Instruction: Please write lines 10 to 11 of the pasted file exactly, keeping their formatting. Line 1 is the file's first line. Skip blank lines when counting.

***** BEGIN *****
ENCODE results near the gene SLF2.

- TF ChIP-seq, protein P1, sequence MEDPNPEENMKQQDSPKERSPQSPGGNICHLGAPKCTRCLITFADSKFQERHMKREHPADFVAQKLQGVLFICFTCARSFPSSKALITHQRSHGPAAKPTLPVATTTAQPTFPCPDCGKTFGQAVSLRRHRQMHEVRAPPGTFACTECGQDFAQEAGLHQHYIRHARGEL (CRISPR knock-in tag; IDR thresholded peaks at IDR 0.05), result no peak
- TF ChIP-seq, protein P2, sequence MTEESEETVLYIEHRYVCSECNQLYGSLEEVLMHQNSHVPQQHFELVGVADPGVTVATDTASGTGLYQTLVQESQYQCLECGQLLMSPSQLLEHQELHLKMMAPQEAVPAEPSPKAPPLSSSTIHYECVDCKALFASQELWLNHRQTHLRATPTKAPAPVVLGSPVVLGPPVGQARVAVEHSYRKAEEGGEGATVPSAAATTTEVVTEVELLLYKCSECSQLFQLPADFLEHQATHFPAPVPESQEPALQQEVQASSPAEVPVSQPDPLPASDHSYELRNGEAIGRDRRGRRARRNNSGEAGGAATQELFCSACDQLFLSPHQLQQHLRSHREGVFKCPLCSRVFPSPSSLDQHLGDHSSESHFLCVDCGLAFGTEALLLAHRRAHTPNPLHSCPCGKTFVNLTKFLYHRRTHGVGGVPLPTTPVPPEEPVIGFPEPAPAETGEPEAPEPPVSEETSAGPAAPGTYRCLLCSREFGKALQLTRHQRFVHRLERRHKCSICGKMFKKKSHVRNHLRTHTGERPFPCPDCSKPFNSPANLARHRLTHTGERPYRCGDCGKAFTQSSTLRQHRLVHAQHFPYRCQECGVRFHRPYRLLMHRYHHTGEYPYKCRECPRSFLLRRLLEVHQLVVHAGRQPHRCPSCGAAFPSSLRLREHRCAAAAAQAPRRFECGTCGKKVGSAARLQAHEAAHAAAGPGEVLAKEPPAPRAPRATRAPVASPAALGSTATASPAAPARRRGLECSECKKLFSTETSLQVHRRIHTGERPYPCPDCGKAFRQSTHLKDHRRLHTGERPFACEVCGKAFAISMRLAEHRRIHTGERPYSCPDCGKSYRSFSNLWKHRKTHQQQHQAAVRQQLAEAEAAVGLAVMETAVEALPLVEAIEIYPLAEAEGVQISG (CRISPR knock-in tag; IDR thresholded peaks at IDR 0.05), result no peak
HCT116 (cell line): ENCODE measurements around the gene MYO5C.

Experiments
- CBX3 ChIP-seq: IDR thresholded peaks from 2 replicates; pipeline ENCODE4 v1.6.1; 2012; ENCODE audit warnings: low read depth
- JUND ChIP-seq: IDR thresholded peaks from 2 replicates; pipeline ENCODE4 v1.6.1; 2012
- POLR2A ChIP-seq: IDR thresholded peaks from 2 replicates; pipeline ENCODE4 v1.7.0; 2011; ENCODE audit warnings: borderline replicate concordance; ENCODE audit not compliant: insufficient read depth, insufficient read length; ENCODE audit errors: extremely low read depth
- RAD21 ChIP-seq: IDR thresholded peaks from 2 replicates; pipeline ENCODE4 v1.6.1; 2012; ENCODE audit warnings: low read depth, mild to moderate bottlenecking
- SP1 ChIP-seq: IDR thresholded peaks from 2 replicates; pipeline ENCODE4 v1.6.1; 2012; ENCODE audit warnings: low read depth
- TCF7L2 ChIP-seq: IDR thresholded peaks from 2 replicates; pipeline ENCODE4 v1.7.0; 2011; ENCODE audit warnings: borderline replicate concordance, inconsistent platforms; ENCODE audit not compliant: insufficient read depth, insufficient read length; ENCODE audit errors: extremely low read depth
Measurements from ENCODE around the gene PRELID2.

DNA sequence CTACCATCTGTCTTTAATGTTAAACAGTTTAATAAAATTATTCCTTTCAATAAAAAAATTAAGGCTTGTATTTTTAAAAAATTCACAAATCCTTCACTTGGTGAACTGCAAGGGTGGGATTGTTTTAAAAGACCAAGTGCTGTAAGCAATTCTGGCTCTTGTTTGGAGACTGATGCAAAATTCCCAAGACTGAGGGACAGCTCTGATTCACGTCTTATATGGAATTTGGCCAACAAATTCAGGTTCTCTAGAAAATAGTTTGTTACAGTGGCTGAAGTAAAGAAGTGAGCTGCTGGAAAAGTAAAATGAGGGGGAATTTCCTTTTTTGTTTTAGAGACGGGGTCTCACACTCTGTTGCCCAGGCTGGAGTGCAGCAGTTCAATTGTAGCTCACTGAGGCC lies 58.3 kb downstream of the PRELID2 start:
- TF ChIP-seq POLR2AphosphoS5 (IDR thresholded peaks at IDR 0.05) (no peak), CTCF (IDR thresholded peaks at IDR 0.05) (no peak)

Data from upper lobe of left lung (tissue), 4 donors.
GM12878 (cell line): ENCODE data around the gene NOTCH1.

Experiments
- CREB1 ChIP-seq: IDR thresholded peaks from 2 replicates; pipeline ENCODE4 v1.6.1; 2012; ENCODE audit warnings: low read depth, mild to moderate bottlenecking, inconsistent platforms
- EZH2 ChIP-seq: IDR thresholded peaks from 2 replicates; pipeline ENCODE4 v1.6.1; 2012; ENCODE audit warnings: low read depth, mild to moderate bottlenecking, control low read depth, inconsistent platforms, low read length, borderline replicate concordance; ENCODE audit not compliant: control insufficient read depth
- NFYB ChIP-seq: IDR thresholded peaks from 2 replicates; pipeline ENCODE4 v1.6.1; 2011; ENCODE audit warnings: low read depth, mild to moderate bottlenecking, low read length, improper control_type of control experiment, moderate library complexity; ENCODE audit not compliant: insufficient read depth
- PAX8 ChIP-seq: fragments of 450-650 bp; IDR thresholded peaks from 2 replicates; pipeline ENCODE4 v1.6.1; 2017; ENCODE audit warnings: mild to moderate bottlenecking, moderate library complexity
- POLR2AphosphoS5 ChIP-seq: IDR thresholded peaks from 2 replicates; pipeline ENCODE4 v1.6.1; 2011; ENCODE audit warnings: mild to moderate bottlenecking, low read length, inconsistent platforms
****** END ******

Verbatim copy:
- SP1 ChIP-seq: IDR thresholded peaks from 2 replicates; pipeline ENCODE4 v1.6.1; 2012; ENCODE audit warnings: low read depth
- TCF7L2 ChIP-seq: IDR thresholded peaks from 2 replicates; pipeline ENCODE4 v1.7.0; 2011; ENCODE audit warnings: borderline replicate concordance, inconsistent platforms; ENCODE audit not compliant: insufficient read depth, insufficient read length; ENCODE audit errors: extremely low read depth